Home prices moved sideways in the spring but are still on the rise and pulling down existing and pending home sales.
Standard & Poor’s said Tuesday that its S&P CoreLogic Case-Shiller national home price index posted a 6.4% annual gain in May, the same as the previous month. The 20-City Composite recorded a 6.5% year-over-year gain — beating analysts’ estimates of 6.4%, but down from 6.7% in April.
The annual gains have topped 5% every month since August 2016, according to David M. Blitzer, managing director and chairman of the Index Committee at S&P Dow Jones, in a press statement.
“Home prices continue to rack up gains two to three times greater than the inflation rate,” he said. “Unlike the boom-bust period surrounding the financial crisis, price gains are consistent across the 20 cities tracked in the release. Not only are prices rising consistently, they are doing so across the country.”
The price increases are pulling down other key housing data: existing and pending home sales. The S&P CoreLogic Case-Shiller Indices specifically cover the sales of existing single family homes.
“Sales of existing single family homes peaked last November and have declined for three months in a row,” said Blitzer. “The number of pending home sales is drifting lower as is the number of existing homes for sale. Sales of new homes are also down and housing starts are flattening.”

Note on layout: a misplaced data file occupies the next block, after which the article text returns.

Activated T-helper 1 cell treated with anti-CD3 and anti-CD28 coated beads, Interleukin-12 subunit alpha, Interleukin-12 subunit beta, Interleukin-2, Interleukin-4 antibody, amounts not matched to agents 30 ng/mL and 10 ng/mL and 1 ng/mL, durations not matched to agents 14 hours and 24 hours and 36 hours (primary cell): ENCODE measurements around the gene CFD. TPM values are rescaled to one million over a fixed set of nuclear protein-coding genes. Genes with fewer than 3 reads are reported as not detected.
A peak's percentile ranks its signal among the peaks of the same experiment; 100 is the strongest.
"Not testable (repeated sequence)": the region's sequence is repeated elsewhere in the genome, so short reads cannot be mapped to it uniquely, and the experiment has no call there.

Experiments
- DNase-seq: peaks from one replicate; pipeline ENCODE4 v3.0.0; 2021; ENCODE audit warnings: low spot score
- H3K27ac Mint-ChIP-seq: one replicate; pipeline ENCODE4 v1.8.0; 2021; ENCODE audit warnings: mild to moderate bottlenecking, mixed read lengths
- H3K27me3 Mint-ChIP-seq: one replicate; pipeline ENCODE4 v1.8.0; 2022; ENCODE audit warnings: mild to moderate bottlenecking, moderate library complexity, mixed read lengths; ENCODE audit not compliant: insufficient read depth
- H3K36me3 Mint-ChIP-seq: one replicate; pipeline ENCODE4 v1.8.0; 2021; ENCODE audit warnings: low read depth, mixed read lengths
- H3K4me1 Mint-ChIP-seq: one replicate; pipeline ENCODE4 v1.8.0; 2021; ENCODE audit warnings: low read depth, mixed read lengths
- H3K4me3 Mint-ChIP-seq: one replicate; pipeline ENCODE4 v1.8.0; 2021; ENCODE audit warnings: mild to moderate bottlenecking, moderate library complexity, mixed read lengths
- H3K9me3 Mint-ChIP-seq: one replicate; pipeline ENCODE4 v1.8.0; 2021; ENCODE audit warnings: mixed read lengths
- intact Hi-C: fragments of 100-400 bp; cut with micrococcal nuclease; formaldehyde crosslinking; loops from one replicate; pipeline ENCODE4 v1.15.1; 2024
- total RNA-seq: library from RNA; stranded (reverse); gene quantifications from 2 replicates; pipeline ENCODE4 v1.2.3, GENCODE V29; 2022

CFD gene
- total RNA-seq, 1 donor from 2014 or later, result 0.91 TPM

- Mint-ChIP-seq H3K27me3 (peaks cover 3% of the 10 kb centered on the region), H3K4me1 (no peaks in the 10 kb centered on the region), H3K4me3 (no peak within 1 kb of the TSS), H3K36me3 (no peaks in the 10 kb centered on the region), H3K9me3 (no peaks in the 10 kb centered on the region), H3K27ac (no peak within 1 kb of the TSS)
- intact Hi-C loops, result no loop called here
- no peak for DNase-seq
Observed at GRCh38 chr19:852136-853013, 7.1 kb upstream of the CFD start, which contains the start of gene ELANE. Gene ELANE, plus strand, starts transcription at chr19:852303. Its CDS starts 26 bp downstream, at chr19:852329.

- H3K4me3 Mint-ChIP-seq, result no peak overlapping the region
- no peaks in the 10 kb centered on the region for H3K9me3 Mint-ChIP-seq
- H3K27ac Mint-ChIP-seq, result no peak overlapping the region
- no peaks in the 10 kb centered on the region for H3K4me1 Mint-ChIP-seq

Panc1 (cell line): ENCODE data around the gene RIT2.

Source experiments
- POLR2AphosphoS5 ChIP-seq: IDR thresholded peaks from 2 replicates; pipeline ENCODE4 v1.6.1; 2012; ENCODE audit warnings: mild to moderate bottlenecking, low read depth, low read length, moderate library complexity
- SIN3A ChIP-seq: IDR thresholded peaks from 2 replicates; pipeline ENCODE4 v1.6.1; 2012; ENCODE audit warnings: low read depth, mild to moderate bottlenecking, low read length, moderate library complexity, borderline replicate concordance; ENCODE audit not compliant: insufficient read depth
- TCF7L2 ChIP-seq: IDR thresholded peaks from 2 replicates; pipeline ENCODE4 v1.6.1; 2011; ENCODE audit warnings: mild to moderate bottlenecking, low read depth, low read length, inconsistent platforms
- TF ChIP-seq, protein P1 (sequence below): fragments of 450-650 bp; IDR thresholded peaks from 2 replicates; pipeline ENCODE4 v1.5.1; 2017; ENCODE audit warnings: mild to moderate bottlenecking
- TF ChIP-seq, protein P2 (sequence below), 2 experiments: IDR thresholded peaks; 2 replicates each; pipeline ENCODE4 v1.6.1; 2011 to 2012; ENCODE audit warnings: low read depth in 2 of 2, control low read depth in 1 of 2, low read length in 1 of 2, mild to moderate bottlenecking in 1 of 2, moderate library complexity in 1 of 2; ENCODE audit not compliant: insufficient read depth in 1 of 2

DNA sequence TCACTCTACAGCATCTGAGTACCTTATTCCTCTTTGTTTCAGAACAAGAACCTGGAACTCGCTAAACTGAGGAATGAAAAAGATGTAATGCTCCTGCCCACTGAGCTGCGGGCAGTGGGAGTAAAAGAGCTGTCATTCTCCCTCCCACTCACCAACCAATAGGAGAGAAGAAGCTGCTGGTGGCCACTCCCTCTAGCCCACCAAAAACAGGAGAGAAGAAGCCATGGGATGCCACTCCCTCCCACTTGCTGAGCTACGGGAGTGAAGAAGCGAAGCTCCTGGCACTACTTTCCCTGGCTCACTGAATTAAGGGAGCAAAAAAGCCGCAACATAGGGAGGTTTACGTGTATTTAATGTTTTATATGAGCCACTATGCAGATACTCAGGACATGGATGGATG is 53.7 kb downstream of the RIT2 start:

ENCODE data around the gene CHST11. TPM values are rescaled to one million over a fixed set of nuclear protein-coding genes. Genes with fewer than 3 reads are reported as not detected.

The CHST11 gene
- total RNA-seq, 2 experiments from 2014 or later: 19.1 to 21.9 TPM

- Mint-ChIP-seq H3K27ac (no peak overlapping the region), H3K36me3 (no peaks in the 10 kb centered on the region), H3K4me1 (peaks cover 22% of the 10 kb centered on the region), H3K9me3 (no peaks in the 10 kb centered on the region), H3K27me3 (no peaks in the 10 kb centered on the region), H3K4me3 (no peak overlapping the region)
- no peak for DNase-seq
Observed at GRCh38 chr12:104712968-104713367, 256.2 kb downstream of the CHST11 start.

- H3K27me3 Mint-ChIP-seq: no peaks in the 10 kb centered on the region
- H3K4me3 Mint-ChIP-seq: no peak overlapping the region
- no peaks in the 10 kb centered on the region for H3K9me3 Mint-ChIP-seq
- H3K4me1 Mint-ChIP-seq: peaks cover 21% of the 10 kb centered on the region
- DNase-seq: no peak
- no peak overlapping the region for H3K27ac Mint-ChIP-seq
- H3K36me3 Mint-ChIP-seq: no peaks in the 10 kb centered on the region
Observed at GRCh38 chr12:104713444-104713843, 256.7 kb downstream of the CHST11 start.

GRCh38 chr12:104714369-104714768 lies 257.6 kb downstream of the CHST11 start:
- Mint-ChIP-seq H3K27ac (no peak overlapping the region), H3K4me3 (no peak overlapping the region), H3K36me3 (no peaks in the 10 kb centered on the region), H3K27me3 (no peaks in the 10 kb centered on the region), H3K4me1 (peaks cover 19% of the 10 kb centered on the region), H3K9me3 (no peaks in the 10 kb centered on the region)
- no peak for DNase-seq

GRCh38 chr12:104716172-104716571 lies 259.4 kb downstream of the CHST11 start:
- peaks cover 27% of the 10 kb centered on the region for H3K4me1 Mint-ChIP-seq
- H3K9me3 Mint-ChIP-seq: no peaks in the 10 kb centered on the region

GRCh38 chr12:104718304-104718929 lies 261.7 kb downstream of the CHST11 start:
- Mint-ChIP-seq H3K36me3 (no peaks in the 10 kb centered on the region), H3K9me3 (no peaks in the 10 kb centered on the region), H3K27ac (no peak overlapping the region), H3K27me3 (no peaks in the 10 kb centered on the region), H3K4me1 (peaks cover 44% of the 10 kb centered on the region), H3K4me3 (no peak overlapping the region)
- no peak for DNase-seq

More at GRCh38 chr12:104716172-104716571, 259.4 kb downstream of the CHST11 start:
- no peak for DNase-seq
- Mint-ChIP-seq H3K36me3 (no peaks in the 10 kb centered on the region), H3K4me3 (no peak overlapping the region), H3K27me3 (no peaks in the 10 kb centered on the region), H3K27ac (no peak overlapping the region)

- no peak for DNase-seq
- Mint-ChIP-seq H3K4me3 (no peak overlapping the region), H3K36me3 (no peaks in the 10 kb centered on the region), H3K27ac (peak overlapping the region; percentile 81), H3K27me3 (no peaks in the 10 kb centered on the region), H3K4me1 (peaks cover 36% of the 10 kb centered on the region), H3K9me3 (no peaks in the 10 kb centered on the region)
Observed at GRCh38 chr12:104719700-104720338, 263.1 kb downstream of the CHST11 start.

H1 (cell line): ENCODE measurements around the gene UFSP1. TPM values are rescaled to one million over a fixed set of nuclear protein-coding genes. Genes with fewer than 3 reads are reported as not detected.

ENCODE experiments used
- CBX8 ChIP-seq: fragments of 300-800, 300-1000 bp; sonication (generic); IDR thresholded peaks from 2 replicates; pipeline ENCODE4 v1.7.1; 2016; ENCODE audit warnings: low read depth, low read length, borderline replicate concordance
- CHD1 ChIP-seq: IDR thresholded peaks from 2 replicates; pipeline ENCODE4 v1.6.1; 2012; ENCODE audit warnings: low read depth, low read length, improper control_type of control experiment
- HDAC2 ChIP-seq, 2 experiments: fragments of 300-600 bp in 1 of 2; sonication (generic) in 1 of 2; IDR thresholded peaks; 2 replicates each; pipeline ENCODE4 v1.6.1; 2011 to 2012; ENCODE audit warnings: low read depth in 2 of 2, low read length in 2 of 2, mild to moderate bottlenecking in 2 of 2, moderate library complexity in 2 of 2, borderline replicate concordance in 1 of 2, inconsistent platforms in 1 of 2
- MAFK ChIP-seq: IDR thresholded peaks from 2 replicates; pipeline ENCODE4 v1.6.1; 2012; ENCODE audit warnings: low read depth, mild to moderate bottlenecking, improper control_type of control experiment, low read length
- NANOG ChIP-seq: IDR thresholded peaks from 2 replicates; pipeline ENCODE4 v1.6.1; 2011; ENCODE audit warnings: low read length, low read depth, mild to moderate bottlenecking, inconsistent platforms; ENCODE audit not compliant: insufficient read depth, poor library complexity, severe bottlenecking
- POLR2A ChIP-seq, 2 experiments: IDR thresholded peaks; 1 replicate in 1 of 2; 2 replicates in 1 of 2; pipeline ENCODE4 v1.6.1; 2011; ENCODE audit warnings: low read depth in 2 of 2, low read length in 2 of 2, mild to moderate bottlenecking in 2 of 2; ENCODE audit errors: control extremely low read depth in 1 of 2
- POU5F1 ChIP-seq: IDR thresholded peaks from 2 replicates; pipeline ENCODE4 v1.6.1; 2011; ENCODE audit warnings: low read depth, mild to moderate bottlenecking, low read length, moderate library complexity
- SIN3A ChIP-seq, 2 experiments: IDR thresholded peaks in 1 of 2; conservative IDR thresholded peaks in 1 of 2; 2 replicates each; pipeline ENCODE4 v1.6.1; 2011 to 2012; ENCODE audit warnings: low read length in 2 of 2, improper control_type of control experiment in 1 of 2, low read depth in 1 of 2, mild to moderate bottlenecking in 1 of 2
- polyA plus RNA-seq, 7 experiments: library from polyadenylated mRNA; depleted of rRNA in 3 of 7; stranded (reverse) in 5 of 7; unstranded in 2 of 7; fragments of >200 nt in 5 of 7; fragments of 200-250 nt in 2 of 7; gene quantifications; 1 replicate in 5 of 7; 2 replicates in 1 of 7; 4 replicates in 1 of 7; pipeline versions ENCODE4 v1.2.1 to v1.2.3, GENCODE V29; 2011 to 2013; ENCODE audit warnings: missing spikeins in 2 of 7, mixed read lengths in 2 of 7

The U.S. Commerce Department said the sale of new U.S. single-family homes in June fell 5.3% to a seasonally adjusted rate of 631,000 — an eight-month low — and the previous month’s results were revised lower. Some experts recently pointed out that the data shows the housing market is losing momentum and that raises a red flag for the overall health of the economy.
As mortgage rates rise and wage growth lags, affordability becomes a major issue. The Labor Department said Tuesday morning wages and salaries rose 0.5% in the second quarter, down from a 0.9% surge in first three months of the year.
“Affordability has gotten consistently worse over the last 18 months,” said Blitzer. “The combination of rising home prices and rising mortgage rates are beginning to affect the housing market.”
Amanda Fung is an editor at Yahoo Finance.
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